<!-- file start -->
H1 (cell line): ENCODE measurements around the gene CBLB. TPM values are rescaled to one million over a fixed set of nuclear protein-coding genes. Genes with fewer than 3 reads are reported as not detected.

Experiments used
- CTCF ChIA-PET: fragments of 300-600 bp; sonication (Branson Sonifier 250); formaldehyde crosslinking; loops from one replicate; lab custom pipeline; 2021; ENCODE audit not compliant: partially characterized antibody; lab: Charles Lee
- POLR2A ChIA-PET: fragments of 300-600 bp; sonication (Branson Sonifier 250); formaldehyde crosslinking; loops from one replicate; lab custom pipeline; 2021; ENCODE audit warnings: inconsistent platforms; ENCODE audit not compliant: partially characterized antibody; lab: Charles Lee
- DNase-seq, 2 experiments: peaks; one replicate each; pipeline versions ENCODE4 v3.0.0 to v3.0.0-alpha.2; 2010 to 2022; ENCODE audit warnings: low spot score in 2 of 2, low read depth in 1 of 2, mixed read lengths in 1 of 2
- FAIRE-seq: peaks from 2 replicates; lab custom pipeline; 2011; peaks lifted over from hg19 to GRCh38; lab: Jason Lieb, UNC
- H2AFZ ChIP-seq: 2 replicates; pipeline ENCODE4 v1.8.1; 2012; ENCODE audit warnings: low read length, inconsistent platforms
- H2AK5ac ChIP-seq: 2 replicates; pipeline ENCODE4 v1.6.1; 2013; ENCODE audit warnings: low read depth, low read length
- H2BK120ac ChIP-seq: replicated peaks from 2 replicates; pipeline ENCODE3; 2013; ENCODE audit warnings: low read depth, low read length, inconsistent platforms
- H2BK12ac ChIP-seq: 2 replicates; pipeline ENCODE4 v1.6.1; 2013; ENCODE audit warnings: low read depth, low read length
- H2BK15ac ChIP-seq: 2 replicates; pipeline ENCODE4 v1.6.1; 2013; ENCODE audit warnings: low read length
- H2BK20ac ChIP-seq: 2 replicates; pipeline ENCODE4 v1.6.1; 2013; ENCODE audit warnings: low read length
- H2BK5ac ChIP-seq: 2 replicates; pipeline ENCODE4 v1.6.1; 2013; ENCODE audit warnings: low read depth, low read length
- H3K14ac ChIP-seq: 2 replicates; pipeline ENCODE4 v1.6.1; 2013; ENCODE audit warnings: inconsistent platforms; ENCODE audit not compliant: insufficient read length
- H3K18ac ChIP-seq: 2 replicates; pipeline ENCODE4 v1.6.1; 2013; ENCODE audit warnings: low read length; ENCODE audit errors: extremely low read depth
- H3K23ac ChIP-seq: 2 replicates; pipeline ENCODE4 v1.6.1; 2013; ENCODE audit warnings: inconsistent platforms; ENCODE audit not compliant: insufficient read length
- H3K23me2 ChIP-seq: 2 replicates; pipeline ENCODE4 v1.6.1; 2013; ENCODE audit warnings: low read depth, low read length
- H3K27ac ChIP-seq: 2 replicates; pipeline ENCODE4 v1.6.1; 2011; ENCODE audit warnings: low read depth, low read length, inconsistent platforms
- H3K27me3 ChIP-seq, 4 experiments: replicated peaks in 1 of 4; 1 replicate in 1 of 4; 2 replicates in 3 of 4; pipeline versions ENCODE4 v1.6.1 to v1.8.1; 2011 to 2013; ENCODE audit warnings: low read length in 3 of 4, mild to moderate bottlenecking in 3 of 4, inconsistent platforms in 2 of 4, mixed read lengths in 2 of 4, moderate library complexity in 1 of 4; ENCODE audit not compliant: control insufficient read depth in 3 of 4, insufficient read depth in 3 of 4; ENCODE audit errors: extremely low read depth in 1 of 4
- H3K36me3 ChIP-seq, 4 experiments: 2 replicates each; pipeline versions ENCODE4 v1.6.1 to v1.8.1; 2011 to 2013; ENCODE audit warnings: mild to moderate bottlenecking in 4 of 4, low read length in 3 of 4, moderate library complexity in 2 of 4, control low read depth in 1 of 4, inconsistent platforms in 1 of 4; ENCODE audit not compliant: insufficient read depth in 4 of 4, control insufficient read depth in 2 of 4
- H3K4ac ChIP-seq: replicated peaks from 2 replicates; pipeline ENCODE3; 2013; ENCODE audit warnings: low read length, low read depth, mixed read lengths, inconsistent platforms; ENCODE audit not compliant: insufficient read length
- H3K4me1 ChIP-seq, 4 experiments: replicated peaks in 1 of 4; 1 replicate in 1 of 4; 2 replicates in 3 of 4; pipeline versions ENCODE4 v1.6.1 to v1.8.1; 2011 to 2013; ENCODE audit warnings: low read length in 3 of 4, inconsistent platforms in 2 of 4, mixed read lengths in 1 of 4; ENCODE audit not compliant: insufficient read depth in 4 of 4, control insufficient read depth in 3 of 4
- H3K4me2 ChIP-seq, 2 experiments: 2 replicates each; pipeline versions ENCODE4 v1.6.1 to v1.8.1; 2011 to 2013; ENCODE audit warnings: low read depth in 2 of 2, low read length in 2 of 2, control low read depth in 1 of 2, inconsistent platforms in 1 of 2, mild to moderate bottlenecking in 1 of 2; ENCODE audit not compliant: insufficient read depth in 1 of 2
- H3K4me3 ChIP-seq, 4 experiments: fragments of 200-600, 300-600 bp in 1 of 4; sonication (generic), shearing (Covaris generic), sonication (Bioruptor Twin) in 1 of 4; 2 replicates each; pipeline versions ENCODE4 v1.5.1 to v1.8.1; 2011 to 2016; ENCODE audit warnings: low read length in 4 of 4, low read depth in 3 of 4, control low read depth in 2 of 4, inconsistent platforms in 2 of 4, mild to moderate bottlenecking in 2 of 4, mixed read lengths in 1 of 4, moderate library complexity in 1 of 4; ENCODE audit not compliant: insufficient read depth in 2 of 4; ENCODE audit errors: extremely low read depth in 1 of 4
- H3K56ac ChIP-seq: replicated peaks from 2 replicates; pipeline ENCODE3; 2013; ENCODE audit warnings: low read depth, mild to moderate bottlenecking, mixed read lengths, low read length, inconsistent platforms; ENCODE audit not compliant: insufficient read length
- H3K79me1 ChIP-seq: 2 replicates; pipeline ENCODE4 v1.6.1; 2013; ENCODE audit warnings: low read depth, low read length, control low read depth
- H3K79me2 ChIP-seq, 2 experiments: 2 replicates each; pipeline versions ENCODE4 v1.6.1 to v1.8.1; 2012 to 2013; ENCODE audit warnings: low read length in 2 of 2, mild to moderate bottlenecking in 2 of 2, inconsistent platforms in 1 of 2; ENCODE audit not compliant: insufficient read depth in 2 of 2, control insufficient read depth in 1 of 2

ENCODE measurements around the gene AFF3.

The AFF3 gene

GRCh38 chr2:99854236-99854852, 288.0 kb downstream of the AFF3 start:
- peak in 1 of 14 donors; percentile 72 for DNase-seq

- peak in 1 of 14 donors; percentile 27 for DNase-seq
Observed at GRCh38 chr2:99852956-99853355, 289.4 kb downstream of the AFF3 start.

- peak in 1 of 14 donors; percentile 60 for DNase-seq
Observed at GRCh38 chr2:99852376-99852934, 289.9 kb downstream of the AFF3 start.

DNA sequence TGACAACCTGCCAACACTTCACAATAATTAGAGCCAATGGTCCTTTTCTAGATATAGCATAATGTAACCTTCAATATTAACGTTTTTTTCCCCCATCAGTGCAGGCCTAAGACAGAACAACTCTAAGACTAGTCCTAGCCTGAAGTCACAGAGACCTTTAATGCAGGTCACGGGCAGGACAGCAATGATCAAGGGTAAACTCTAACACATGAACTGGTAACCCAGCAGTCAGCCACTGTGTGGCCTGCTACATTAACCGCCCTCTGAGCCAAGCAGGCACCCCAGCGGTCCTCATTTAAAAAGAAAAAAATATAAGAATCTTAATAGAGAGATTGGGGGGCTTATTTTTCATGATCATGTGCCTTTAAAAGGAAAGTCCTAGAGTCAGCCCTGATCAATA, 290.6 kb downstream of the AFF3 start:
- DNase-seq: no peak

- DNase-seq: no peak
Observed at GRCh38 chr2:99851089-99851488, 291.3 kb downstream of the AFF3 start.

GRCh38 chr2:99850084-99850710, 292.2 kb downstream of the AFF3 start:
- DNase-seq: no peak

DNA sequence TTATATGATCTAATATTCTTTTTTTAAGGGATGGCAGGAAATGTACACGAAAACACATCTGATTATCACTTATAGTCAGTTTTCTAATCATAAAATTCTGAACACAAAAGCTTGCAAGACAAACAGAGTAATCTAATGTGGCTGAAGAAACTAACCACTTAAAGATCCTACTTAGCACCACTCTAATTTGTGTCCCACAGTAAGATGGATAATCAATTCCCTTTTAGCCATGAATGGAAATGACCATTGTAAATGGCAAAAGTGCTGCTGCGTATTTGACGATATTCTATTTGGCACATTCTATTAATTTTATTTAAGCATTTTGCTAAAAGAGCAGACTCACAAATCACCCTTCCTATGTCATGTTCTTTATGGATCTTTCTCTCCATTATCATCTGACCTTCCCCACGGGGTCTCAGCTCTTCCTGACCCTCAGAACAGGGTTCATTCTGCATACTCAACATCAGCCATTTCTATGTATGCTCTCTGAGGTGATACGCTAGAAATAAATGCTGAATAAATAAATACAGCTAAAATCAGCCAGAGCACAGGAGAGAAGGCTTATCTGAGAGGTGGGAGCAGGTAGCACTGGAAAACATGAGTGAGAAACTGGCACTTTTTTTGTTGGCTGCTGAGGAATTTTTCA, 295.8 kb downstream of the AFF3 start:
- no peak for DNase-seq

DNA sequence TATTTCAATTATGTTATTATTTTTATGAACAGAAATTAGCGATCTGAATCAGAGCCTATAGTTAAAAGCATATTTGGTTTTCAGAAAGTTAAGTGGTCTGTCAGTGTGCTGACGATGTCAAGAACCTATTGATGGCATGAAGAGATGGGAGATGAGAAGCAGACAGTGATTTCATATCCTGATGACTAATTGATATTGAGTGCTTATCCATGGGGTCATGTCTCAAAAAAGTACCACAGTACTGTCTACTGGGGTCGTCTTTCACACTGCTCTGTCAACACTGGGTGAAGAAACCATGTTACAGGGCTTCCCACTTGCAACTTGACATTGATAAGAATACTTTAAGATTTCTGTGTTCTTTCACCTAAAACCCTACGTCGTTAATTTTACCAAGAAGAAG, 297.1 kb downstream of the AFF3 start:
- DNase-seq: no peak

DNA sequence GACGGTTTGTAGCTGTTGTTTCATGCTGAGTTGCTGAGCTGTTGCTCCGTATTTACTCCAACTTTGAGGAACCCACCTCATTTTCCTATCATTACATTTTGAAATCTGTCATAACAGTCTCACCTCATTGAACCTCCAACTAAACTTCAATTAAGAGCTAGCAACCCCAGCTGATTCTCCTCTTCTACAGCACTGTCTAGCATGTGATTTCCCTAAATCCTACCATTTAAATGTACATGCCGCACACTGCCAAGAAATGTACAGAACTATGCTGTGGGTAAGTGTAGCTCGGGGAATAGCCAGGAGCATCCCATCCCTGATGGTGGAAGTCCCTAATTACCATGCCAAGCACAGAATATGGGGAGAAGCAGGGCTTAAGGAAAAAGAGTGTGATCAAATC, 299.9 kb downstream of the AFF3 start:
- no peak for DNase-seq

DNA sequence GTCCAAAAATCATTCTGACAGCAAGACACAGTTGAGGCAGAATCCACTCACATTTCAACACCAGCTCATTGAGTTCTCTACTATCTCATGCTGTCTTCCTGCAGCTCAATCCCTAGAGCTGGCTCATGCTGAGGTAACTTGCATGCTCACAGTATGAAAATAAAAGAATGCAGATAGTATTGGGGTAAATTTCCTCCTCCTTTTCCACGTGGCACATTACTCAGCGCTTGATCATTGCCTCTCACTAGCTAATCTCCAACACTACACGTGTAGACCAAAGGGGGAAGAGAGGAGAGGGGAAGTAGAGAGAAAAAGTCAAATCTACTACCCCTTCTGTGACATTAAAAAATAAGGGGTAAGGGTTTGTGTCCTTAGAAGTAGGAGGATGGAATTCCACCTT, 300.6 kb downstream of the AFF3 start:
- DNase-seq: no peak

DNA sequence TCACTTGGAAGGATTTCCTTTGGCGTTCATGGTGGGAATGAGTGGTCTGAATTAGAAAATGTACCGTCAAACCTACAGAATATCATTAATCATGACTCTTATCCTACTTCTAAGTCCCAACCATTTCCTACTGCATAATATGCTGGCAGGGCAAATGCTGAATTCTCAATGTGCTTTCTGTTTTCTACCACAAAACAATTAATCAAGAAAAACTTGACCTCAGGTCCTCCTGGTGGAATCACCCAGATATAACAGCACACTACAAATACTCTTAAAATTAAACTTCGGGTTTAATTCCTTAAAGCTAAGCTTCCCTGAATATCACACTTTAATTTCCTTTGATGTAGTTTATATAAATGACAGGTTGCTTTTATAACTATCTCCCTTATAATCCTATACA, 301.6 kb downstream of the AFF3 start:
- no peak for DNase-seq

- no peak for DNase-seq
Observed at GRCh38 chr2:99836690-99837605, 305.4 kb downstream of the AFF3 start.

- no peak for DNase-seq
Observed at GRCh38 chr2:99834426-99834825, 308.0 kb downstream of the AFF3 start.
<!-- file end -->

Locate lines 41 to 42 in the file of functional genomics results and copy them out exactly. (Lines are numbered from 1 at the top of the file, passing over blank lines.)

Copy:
- DNase-seq: no peak

DNA sequence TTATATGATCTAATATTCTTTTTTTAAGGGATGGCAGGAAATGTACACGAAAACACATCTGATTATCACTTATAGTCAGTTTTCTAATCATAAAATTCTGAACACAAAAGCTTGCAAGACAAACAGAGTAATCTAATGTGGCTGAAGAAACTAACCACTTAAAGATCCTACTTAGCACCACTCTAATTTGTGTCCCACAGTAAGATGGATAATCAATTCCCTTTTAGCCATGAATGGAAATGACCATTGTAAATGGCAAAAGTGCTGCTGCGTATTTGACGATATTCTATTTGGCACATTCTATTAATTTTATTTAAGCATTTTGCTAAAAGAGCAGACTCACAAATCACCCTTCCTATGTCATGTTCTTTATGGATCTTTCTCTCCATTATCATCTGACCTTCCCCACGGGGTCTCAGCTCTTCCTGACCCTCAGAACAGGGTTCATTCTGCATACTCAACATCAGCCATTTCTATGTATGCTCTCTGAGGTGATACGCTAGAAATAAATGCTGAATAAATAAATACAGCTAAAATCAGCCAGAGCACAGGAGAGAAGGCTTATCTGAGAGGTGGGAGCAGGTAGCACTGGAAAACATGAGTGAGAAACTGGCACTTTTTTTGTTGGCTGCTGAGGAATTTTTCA, 295.8 kb downstream of the AFF3 start: